With more legal action being taken regarding employee remuneration lately, tips for employees like waitstaff are being scrutinized more closely these days.
Truly, laws governing tips are somewhat obscure. Many businesses realize only after discussing a pending suit with counsel that their tipping or tip pooling policies are illegal. Worse, regardless of intent, businesses found to be in violation of the Fair Labor Standards Act regarding tipping policies are penalized by paying double back wages for a 2-year and sometimes 3-year period.
A recent third-party whitepaper by Epstein Becker Green P.C. discusses implications of tip tracking as it pertains to the Fair Labor Standards Act. If you have any questions regarding tip tracking after reading this article, you should definitely give the article a close read.
Tip Tracking Basics
Employees who earn tips typically work for $2.13 an hour. The employer then applies for a “tip credit” when reporting earnings and taxes that compensates for the extra $5.12 to achieve the minimum wage of $7.25.
In order to be eligible to apply a tip credit toward an employee’s work, the employee must:
- work a position where he or she customarily and regularly receive over $30 / month in tips
- be informed that a tip credit will be applied toward wages earned
- retain all tips received except for tips contributed to other customarily and regularly tipped employees via an appropriate tip-pooling arrangement
In addition to the data required under the normal provisions of the Fair Labor Standards Act, employers must also maintain records regarding the following information for tip-earning employees:
- Tip-earning employees’ records must have a special symbol or letter to designate their status as a tip-earner.
- The tips reported to the employer by the employee must be tracked weekly or monthly.
- The amount of tip credits attributed to each employee for each pay period.
- The amount of hours worked each day for tip-earning employees. The total daily or weekly straight-time remuneration must also be tracked.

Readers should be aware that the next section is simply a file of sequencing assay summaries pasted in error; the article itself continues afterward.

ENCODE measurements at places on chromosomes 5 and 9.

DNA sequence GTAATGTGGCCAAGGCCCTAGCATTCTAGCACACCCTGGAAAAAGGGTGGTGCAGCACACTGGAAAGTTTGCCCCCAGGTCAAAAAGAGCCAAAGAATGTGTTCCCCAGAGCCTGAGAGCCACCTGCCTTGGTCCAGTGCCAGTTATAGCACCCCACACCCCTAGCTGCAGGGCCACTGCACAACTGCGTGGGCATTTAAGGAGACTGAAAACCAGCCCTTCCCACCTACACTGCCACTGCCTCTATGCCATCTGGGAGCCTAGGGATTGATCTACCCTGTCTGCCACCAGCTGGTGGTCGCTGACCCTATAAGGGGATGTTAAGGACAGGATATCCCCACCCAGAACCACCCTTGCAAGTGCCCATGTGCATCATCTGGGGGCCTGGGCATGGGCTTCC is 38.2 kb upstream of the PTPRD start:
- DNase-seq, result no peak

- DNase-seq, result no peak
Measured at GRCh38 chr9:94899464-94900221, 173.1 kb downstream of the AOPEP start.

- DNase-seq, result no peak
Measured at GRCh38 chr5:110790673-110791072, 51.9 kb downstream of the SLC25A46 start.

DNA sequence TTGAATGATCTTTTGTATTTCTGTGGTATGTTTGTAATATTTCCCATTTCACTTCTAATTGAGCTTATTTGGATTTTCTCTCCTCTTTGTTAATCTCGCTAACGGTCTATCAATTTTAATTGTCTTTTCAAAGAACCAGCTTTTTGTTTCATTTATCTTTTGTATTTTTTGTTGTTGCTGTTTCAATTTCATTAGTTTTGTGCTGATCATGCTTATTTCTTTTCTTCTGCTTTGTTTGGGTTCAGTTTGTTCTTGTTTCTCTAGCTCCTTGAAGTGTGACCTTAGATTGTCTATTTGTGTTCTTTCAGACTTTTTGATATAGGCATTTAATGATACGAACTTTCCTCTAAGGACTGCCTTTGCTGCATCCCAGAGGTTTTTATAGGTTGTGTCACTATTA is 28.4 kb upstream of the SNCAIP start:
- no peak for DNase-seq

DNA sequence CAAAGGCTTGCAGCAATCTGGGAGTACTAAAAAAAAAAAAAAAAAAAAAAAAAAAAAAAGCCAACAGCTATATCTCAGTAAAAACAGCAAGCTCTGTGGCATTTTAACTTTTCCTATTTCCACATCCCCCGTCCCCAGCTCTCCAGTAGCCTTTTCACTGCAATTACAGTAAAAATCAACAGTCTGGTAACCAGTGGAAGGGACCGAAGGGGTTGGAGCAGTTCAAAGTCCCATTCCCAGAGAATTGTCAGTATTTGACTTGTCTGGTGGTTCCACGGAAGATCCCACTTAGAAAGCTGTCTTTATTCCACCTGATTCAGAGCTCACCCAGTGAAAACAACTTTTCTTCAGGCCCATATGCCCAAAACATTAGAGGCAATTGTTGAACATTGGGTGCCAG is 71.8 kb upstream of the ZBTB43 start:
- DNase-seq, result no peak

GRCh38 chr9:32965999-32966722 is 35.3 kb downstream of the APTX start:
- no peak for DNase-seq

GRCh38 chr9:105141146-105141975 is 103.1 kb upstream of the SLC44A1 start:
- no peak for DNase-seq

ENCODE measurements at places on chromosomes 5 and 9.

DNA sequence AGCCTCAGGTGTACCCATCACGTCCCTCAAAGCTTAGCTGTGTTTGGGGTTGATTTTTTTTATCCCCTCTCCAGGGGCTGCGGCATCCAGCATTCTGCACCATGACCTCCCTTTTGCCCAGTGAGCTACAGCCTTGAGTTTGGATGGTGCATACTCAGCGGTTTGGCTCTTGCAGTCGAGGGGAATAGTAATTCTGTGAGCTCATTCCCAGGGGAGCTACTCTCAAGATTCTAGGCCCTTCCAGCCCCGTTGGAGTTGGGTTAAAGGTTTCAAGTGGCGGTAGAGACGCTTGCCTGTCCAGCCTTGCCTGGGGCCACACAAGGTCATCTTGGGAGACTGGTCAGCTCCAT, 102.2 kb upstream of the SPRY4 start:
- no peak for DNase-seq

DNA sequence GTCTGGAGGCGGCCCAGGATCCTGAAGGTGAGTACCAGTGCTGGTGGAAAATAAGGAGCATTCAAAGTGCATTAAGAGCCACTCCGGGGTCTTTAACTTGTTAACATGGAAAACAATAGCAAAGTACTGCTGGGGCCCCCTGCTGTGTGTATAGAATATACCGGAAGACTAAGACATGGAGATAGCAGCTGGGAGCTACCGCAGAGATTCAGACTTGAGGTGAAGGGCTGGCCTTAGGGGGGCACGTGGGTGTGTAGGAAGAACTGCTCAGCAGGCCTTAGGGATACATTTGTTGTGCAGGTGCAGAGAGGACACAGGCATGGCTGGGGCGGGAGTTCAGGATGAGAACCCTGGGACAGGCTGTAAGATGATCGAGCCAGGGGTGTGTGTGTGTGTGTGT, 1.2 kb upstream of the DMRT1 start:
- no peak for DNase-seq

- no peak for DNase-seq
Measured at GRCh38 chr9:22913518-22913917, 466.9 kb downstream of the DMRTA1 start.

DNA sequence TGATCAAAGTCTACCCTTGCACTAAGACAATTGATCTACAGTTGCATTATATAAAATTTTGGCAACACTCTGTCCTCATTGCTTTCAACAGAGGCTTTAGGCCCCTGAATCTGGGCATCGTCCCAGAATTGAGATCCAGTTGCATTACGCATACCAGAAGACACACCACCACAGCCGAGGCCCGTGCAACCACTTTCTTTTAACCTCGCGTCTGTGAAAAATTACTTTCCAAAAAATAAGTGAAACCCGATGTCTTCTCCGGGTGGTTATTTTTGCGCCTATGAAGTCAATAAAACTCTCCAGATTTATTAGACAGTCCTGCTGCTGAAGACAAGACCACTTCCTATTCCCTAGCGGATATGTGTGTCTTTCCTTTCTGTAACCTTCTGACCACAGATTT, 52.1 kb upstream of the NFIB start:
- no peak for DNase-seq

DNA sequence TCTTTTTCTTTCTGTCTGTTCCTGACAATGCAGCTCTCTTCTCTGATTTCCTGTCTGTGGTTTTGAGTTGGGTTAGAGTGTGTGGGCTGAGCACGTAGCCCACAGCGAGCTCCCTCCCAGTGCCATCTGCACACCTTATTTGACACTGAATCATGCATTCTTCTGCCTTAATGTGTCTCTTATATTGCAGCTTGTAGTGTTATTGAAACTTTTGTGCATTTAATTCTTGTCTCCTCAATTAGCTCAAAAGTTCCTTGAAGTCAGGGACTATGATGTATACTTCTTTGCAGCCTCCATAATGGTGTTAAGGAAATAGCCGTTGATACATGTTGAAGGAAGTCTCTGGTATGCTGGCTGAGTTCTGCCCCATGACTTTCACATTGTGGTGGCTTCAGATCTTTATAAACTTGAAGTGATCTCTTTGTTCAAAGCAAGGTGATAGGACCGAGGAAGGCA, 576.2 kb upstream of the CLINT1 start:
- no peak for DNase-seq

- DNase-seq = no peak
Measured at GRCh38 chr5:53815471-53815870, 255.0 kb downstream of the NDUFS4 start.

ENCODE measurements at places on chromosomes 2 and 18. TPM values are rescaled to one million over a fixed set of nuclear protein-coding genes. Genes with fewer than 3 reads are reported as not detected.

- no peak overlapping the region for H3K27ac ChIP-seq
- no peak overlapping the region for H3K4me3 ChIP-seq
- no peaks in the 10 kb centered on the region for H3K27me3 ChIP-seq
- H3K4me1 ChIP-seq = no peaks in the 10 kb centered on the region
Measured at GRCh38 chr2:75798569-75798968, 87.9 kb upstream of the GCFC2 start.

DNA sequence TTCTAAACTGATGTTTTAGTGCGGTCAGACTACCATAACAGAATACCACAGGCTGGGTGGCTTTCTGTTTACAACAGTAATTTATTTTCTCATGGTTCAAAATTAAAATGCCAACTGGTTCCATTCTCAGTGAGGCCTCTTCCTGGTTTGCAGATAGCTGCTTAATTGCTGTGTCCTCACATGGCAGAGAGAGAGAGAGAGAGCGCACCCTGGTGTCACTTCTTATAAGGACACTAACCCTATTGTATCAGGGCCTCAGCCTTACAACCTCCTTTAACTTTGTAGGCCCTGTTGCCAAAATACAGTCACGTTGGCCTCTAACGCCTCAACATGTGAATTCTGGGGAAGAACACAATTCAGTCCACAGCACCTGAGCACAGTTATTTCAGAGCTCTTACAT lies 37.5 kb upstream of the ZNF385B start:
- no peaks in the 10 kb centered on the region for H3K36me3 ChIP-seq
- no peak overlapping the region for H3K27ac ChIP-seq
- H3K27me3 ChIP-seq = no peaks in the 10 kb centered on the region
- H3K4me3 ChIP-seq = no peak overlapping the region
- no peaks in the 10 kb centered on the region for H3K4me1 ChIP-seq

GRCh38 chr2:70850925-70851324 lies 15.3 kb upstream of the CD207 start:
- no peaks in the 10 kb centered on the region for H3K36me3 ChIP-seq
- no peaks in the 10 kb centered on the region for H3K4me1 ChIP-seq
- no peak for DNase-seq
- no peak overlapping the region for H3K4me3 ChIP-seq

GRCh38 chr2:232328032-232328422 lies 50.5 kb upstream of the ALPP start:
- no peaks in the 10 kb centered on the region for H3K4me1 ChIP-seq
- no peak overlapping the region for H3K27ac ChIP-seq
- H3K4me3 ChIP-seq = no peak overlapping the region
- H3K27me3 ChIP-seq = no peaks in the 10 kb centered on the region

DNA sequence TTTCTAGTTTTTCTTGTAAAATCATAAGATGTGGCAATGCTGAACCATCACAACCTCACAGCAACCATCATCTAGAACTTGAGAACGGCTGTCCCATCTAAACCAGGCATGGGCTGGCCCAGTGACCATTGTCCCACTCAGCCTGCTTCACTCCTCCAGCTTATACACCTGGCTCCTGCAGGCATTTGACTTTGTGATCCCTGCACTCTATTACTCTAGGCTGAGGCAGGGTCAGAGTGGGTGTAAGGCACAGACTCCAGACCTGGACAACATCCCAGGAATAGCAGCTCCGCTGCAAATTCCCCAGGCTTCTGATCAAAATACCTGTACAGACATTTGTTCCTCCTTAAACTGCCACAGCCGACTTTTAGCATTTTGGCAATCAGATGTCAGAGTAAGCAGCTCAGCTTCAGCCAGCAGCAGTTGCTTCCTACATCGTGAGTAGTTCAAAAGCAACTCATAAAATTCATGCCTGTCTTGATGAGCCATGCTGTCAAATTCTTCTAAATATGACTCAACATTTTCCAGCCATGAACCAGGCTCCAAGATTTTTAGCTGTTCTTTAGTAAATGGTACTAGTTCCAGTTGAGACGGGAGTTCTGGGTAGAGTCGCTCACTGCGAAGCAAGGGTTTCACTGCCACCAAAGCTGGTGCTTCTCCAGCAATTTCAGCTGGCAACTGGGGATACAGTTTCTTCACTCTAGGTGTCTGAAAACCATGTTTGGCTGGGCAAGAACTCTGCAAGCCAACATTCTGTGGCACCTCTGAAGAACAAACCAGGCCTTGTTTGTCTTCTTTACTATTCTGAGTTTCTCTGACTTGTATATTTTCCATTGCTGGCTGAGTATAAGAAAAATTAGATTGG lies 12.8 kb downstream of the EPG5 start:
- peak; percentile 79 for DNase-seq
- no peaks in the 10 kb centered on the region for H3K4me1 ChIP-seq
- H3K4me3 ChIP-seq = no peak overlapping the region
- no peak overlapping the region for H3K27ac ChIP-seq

- For employees working multiple positions – with at least one tip-earning position and one without tips – the amount of non-tip earning time must be tracked. The total daily or weekly straight-time remuneration for non-tip work must be tracked as well.
Of course, Acumen’s time and attendance software helps you ensure each of these requirements are met.
Some establishments pool tips, meaning all tips from all employees are combined and distributed evenly at the end of the day. Employers, beware, though – many FLSA violations are the result of tip pooling.
When a company mandates participation in a tip pool, law, court precedent, and DOL regulations must be considered first. The DOL has defined many occupations that qualify for such programs, the result of exhaustive litigation.
Customer interaction is a key element considered by courts when determining whether or not an employee should receive tips or be required to join a tip pool. Dishwashers, chefs, and bus boys and girls, for example, are recognized as being exempt from employer-imposed tip pool mandates.
Remember to Consider State Laws
Sometimes, state laws can contradict the federal law regarding tip reporting. Some states do not use tip credits – prohibiting them outright. Other states require a higher direct wage than federal law requires. Other states still have special provisions governing tip pooling.
For more information regarding tips and tip pooling, read the full whitepaper.
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